October 27

What was advertised in a colonial American newspaper 250 years ago today?

Pennsylvania Journal (October 27, 1773).

“As he is determined to quit Trade and settle his Affairs, he will sell off all his remaining Goods at public Sale.”

Randle Mitchell advertised a “going out of business” sale in the fall of 1773.  He announced that he “is determined to quit Trade and settle his Affairs” and “is now selling off his stock of European and India GOODS, Imported in the last Vessels from London and Bristol.”  The merchant outlined the terms of the sale in an advertisement that ran in the Pennsylvania Journal for several weeks in October.

Mitchell ran the advertisement in advance of commencing the sale, hoping to build both anticipation and competition among wholesalers and retailers interested in acquiring his wares.  The sale would start on November 1, but interested parties could examine the merchandise at Mitchell’s store on Water Street “three days before the sale.”  He pledged that “the Good [will be] arranged in order for any person to view them.”  In addition, he distributed “Hand bills with the particulars of the goods … thro’ the city and country, a week before the sale.”  Mitchell did not rely on newspapers notices as the only means of advertising his “going out of business” sale.  Though none of those handbills survive, Mitchell’s reference to them suggests that colonizers encountered more advertisements in various formats than have been preserved in research libraries, historical societies, and private collections.

To entice prospective buyers, Mitchell declared that he “will sell off in the Packages to any Merchant or Shopkeeper at prime cost or the usual credit.”  He offered more generous terms to those who bought in greater volume, setting “Six Months Credit” for “All Persons purchasing above Fifty Pounds value.”  Those purchasing “only £20 value and under £50” received just three months credit, while smaller purchases had to be paid in cash at the time of sale.  Furthermore, anyone eligible for six months credit who instead chose to pay case “may have a discount of Five per cent.”  Those who qualified for three months credit, in turn, received “a discount of Two and a half per cent” for paying cash.  Mitchell considered these terms “so very convenient, and advantageous to the Purchasers, that they must see their Interest in purchasing at the Sale.”

Although Mitchell did not use the term “going out of business” to describe his sale, that was the kind of event that he sponsored at his store.  With newspaper advertisements and handbills distributed far and wide, he attempted to create a buzz of anticipation for the bargains soon available to merchants and shopkeepers interested in buying in volume.  To inspire them to imagine how they could manage such purchases, Mitchell explained the discounts and credit available.  In the process, he devised a structure that encouraged larger purchases in his efforts to liquidate his inventory.  Mitchell did not merely announce that he was going out of the business.  He made his decision “to quit Trade” an event that demanded the attention of merchants and shopkeepers in and near Philadelphia.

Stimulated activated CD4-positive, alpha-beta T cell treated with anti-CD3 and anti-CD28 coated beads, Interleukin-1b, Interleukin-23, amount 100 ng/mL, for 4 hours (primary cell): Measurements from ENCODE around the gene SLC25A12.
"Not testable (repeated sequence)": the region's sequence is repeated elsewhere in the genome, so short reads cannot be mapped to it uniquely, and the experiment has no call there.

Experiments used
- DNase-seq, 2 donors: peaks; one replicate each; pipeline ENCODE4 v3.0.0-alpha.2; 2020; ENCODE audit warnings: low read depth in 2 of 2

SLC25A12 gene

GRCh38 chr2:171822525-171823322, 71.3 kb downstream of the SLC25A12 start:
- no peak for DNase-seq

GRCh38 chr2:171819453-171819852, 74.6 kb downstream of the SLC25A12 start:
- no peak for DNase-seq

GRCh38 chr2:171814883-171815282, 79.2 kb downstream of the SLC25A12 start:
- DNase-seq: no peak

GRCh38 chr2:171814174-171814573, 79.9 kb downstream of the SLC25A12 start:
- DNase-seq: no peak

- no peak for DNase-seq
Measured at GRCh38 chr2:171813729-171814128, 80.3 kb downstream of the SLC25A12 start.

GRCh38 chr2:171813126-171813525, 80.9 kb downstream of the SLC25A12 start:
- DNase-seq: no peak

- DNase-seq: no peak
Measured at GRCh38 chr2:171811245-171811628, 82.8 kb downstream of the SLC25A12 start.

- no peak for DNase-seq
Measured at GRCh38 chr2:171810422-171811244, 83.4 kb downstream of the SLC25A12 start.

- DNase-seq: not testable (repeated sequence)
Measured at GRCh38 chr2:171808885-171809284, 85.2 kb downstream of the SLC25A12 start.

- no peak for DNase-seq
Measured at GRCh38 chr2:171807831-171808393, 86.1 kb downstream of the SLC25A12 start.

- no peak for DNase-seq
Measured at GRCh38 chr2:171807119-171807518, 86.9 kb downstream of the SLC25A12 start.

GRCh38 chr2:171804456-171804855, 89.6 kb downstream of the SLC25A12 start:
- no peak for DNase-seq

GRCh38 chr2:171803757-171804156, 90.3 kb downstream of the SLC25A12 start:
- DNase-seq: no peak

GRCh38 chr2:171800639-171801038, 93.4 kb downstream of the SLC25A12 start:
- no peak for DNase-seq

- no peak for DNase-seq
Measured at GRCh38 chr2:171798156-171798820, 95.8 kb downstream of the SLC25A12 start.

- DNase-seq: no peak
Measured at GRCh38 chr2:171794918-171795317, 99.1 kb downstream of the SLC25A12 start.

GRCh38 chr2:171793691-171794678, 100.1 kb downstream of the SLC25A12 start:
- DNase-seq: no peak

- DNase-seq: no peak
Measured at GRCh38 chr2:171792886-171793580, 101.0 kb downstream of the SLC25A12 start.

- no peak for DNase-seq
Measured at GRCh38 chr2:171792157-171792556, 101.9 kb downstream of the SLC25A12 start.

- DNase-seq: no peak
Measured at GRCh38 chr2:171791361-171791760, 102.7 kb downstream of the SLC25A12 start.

September 28

What was advertised in colonial America 250 years ago today?

Handbill: Mr. Bates, “Horsemanship,” (Boston: [likely Nathaniel Mills and John Hicks], 1773). Courtesy American Antiquarian Society.

“He will perform on ONE, TWO, THREE, and FOUR HORSES.”

In the course of examining newspaper notices, the Adverts 250 Project also explores all sorts of advertising media that circulated in the eighteenth century, including trade cards, billheads, broadsides, handbills, magazine wrappers, subscription papers, and shop signs.  Those media likely circulated more widely in early America than the examples that survive in research libraries, historical societies, and private collections suggest.  Unlike newspapers that have been preserved in complete or nearly complete runs, other advertising media were much more ephemeral.  In addition, those available for study often lack dates, while the mastheads declare dates for newspaper notices.  Sometimes manuscript additions, such as a receipted bill on the back of Mary Symonds’s elegant trade card, testify to when an advertisement circulated, though additional research suggests that the trade card quite likely had been produced earlier.

Exceptions exist.  For instance, a broadside announcing the auction of enslaved men, women, and children in Charleston, South Carolina, bears the date the slave traders composed the copy, July 24, 1769, and the date of the sale, August 3, indicating the period that the broadside circulated.  Similarly, a handbill that advertised feats of horsemanship performed by Mr. Bates in Boston includes a date, “TUESDAY next the 28th. of September.”  Though lacking a year, the advertising copy corresponds to a series of newspaper notices that ran in several publications in the fall of 1773.  That makes this a rare occasion that the Adverts 250 Project presents an advertisement other than a newspaper notice that definitely circulated 250 years ago today.  As colonizers traversed the streets of Boston, they encountered Bates’s handbills.  They likely saw a variety of other advertising media, including broadsides posted around town, trade cards and billheads distributed by merchants, shopkeepers, and artisans, and signs that marked the locations of shops and taverns.  Bates’s handbill testifies to the presence of advertising beyond newspapers in the busy port on the eve of the American Revolution.

June 26

What was advertised in a colonial American newspaper 250 years ago today?

Providence Gazette (June 26, 1773).

“Hand-Bills in particular done in a neat and correct Manner.”

Like many other colonial printers who published newspapers, but not all of them, John Carter, the printer of the Providence Gazette used the colophon at the bottom of the final page to promote services available at his printing office rather than merely giving the name and location of the printer.  In the early 1770s, the colophon for the Providence Gazette regularly advised that customers could place orders for job printing “at Shakespear’s Head, … where all Manner of Printing-Work is performed with Care and Expedition.”  Job printing orders included broadsides, trade cards, handbills, and blanks (or forms) of various sorts.